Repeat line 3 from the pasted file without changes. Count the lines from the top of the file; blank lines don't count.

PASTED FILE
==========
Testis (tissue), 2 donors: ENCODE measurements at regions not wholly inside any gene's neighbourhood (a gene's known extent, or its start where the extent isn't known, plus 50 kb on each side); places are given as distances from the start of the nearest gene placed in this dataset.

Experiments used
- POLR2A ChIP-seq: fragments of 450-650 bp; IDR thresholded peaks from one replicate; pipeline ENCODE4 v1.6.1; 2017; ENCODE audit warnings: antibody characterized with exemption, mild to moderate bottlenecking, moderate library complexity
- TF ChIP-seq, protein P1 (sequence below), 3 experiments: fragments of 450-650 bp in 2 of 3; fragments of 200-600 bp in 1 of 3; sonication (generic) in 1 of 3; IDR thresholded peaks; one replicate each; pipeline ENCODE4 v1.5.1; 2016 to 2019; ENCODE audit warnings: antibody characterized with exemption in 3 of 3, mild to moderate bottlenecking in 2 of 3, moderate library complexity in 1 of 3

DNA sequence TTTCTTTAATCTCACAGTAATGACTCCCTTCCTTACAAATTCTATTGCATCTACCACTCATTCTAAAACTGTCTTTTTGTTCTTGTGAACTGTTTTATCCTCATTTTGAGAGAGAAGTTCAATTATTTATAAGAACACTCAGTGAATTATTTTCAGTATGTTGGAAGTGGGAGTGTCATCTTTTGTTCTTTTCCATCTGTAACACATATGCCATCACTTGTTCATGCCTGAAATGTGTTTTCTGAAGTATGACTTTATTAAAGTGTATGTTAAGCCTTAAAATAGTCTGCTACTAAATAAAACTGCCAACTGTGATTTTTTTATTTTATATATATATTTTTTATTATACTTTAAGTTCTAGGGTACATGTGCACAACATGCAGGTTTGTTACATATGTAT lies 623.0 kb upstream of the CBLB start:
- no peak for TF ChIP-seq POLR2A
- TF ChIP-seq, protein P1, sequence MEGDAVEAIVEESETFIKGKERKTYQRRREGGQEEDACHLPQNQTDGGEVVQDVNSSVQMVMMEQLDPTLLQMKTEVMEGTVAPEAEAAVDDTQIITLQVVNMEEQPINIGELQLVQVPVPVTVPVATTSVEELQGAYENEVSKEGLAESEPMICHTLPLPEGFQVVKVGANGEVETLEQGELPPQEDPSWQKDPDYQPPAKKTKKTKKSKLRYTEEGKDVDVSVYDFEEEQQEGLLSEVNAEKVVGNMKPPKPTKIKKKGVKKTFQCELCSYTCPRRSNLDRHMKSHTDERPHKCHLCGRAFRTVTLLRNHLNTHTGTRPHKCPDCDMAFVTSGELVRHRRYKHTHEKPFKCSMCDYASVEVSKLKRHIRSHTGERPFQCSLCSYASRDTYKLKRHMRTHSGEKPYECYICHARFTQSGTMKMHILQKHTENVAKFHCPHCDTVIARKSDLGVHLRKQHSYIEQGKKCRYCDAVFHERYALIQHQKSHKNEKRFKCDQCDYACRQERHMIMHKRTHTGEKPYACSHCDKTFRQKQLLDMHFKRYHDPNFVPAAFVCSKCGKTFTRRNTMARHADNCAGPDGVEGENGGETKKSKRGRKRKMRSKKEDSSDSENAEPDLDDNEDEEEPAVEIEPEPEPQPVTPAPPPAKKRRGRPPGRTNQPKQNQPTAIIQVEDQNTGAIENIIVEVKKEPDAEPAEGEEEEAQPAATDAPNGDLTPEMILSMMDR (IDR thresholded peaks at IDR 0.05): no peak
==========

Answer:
- POLR2A ChIP-seq: fragments of 450-650 bp; IDR thresholded peaks from one replicate; pipeline ENCODE4 v1.6.1; 2017; ENCODE audit warnings: antibody characterized with exemption, mild to moderate bottlenecking, moderate library complexity